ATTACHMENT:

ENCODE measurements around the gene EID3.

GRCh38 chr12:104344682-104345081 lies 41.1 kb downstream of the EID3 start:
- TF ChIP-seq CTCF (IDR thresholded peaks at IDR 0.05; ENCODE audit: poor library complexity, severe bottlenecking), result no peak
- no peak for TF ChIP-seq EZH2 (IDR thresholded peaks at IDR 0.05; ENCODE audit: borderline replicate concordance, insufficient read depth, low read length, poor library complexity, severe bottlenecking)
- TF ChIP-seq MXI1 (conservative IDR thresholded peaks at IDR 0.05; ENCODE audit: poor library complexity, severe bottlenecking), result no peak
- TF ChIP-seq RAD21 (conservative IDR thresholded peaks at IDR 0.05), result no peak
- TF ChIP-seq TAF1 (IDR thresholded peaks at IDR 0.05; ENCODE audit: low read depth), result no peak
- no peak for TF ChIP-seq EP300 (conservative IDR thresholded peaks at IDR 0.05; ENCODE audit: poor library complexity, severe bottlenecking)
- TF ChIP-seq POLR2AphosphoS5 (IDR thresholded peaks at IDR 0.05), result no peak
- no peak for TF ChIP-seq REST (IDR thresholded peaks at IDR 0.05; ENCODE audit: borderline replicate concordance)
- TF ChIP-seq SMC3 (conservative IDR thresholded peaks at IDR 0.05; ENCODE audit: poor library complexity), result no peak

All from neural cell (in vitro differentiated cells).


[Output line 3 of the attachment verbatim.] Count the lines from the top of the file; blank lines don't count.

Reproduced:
- TF ChIP-seq CTCF (IDR thresholded peaks at IDR 0.05; ENCODE audit: poor library complexity, severe bottlenecking), result no peak